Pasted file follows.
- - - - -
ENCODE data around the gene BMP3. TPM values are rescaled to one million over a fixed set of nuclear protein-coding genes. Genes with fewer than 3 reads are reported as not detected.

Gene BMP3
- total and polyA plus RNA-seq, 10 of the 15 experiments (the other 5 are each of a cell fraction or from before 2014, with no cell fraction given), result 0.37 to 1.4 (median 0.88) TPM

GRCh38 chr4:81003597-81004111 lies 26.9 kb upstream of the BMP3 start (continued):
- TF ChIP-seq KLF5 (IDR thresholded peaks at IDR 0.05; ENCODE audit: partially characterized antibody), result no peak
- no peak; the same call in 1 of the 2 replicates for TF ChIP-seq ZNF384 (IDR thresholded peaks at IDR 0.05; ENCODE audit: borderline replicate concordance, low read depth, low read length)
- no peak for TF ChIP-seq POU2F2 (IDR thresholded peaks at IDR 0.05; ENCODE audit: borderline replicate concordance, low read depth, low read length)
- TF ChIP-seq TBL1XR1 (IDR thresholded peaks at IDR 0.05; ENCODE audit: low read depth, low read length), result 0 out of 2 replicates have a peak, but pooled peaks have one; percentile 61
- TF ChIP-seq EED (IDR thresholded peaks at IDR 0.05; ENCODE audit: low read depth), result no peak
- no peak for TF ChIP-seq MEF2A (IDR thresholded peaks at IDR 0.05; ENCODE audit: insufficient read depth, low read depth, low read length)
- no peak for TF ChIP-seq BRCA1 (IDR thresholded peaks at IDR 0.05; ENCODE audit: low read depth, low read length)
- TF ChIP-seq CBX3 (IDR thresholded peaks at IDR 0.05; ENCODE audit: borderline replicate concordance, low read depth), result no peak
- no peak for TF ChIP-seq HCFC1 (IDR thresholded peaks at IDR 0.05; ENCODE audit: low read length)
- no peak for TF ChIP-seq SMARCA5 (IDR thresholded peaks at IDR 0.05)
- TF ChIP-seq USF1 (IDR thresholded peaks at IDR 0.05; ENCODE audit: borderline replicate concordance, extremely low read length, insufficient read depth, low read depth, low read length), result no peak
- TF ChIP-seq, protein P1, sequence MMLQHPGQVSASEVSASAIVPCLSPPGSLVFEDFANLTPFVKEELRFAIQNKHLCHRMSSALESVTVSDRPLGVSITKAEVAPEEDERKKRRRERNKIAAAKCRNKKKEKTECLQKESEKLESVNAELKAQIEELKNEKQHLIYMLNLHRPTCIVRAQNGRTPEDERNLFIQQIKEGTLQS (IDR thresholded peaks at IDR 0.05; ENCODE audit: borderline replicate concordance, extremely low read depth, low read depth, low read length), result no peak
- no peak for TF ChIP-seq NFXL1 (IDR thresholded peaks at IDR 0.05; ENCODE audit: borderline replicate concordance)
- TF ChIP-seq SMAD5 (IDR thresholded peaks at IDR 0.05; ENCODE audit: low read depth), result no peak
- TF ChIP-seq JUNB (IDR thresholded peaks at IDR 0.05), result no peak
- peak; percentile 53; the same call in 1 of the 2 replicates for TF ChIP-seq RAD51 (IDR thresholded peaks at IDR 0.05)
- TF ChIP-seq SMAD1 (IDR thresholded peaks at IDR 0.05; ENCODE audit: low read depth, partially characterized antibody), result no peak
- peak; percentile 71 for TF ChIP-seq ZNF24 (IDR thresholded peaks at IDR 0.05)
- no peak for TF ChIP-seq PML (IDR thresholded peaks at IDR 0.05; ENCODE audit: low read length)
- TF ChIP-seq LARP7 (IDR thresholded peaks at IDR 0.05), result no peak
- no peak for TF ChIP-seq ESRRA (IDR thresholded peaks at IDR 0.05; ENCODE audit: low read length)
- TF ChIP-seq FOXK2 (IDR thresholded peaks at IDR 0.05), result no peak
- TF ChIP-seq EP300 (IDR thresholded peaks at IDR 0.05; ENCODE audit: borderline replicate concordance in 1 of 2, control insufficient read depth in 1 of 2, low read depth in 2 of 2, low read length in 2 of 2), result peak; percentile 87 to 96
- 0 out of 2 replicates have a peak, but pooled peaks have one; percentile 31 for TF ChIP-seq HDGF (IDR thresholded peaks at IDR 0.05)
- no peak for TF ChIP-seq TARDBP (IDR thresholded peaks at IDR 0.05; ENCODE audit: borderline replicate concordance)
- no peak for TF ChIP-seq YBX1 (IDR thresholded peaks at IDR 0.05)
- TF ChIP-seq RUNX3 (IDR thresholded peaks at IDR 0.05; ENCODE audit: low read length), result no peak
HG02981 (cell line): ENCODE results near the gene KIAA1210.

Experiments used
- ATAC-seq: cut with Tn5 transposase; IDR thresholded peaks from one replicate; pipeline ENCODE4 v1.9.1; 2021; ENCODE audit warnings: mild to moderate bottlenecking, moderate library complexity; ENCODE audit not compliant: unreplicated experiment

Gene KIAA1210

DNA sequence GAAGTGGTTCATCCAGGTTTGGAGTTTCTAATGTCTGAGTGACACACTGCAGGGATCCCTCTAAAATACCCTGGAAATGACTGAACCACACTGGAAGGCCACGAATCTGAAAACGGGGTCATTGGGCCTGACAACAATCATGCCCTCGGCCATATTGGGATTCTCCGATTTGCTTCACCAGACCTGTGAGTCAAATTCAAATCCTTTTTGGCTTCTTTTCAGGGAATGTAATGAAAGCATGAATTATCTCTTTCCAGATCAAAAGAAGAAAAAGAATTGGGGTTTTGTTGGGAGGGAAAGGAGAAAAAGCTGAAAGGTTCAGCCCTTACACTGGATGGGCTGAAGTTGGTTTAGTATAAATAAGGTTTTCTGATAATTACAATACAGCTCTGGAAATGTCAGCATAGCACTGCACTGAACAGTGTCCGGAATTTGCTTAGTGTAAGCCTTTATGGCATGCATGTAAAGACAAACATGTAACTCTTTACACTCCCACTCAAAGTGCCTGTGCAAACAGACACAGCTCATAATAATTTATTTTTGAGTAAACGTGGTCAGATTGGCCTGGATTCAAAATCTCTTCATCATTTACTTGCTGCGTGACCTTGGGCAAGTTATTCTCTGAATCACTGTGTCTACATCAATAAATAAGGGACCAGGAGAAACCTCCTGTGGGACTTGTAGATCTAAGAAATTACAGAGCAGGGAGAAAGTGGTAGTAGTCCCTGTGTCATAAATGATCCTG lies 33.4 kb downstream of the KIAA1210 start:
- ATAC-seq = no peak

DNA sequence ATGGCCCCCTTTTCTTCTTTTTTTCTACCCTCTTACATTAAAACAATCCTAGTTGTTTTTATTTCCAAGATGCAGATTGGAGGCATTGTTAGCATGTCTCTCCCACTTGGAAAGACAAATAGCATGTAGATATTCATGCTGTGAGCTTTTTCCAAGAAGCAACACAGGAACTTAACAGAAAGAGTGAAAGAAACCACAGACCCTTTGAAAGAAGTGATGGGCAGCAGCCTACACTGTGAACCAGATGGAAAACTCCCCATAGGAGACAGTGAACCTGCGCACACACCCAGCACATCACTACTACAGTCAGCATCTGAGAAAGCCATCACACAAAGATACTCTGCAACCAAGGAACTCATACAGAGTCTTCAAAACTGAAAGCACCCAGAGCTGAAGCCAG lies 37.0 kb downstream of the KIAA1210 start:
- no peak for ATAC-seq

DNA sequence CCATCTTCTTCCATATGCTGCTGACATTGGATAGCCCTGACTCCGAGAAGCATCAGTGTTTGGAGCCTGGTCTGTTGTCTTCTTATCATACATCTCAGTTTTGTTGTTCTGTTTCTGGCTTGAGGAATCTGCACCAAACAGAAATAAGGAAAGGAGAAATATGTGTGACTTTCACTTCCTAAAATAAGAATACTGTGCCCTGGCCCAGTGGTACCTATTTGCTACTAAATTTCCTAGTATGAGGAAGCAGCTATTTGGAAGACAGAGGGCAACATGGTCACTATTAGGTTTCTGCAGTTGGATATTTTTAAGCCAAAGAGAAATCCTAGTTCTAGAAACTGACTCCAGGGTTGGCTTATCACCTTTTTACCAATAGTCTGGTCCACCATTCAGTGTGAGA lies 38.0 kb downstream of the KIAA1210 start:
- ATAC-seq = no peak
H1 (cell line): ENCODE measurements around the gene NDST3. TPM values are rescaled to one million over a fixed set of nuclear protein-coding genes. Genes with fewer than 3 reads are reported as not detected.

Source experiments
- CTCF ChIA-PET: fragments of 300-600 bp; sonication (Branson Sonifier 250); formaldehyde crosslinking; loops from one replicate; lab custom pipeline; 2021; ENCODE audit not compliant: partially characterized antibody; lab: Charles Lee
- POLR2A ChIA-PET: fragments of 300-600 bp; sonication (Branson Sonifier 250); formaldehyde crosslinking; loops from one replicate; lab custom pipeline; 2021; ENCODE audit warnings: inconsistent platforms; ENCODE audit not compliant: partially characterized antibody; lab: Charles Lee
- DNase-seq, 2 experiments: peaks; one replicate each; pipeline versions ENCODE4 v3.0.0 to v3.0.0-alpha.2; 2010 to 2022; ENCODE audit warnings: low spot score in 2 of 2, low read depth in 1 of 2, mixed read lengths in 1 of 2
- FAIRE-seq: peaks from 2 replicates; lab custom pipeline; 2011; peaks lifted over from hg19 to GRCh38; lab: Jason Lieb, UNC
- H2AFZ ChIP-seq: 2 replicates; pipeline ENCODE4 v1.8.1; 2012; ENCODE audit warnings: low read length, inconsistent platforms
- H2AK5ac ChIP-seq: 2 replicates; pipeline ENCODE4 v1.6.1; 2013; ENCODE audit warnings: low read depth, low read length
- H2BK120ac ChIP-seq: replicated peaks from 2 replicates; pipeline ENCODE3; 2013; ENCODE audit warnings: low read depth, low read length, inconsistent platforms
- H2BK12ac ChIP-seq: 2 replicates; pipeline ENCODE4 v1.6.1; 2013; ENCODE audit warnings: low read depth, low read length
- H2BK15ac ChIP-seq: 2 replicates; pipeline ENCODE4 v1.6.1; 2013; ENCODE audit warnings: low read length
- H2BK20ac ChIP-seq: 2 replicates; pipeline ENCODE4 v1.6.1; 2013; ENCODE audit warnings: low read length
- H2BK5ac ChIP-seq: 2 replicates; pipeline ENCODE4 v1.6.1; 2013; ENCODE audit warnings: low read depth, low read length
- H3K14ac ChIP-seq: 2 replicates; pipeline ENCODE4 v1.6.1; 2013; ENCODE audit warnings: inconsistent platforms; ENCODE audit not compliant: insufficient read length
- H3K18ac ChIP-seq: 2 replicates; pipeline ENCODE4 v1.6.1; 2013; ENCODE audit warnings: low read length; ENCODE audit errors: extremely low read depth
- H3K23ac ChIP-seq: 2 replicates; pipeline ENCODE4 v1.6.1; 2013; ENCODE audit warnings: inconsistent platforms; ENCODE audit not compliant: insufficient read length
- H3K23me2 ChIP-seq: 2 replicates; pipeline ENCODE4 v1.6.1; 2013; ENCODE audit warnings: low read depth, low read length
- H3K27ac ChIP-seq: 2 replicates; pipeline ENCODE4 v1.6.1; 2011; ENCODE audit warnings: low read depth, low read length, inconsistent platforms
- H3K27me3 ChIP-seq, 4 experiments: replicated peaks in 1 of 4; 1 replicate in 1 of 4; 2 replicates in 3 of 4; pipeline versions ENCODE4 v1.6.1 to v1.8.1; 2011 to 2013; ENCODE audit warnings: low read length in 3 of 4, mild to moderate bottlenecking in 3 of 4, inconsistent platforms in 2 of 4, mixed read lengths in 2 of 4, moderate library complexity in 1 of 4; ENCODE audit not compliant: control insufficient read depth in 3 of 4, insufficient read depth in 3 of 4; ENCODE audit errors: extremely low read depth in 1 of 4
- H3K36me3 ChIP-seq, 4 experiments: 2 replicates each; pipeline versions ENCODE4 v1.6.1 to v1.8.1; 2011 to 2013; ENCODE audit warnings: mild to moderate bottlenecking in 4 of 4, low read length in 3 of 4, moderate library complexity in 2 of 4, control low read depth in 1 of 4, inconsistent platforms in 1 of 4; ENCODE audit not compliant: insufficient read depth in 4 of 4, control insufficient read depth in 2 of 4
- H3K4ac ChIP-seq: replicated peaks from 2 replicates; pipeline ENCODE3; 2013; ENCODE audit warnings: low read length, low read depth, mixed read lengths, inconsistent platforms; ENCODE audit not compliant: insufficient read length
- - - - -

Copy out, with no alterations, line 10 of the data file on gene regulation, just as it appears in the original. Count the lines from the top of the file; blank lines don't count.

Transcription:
- no peak for TF ChIP-seq MEF2A (IDR thresholded peaks at IDR 0.05; ENCODE audit: insufficient read depth, low read depth, low read length)